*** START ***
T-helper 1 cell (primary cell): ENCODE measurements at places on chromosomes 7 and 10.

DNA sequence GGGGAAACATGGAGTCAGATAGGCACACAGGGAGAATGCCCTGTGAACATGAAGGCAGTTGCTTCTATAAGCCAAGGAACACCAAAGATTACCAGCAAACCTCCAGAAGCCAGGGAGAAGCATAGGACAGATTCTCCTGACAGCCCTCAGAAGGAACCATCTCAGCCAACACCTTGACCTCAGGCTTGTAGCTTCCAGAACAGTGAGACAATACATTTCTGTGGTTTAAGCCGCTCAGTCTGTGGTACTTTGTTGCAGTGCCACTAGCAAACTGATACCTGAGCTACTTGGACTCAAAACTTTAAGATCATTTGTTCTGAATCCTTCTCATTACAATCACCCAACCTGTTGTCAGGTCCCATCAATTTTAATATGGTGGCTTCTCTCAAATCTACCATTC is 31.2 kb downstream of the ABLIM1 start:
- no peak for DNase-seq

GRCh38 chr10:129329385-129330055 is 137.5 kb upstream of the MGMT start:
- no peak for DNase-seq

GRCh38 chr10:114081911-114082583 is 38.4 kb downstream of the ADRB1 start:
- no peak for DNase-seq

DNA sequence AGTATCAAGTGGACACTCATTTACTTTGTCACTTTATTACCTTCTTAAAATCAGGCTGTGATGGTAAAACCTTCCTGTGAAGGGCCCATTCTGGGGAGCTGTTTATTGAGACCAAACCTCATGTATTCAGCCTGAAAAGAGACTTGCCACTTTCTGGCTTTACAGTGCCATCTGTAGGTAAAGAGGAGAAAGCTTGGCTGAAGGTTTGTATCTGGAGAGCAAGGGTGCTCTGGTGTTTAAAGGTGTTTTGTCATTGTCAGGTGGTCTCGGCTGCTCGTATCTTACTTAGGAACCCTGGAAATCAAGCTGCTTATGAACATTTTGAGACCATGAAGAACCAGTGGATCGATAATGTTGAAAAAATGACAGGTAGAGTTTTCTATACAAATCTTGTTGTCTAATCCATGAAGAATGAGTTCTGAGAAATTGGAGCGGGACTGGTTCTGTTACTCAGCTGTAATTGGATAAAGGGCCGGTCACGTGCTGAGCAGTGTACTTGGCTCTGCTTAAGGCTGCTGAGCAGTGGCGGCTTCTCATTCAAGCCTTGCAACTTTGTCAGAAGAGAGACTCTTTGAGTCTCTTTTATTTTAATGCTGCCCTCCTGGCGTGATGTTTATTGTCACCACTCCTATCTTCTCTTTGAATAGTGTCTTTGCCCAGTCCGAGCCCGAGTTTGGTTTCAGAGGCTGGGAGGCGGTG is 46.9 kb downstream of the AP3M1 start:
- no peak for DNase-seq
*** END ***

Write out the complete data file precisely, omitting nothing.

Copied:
T-helper 1 cell (primary cell): ENCODE measurements at places on chromosomes 7 and 10.

DNA sequence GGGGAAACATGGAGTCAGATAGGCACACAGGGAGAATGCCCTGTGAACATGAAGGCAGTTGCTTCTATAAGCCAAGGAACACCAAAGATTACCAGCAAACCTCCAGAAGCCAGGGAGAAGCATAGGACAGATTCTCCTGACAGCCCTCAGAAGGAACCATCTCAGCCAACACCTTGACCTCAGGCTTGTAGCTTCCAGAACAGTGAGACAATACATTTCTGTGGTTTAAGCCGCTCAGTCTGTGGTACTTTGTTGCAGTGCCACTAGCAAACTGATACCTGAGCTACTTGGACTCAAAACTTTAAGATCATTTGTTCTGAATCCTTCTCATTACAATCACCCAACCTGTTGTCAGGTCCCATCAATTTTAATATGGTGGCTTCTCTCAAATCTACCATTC is 31.2 kb downstream of the ABLIM1 start:
- no peak for DNase-seq

GRCh38 chr10:129329385-129330055 is 137.5 kb upstream of the MGMT start:
- no peak for DNase-seq

GRCh38 chr10:114081911-114082583 is 38.4 kb downstream of the ADRB1 start:
- no peak for DNase-seq

DNA sequence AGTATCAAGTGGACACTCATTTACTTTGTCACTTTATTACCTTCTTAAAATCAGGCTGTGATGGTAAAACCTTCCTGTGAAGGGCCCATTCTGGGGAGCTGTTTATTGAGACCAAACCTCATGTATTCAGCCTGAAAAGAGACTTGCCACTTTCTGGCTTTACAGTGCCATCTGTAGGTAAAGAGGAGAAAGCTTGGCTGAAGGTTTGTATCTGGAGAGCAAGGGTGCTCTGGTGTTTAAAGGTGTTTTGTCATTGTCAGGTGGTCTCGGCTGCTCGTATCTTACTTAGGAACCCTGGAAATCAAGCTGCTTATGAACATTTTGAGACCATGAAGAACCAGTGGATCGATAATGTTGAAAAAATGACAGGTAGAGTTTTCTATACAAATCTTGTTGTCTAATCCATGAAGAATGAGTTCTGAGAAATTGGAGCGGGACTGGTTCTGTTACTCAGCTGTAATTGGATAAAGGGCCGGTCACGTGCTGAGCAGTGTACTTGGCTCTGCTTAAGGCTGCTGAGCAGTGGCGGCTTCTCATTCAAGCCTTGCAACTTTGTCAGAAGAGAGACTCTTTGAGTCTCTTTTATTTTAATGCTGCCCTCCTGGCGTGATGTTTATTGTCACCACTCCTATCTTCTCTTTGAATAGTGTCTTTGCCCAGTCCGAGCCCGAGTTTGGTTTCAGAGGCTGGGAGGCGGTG is 46.9 kb downstream of the AP3M1 start:
- no peak for DNase-seq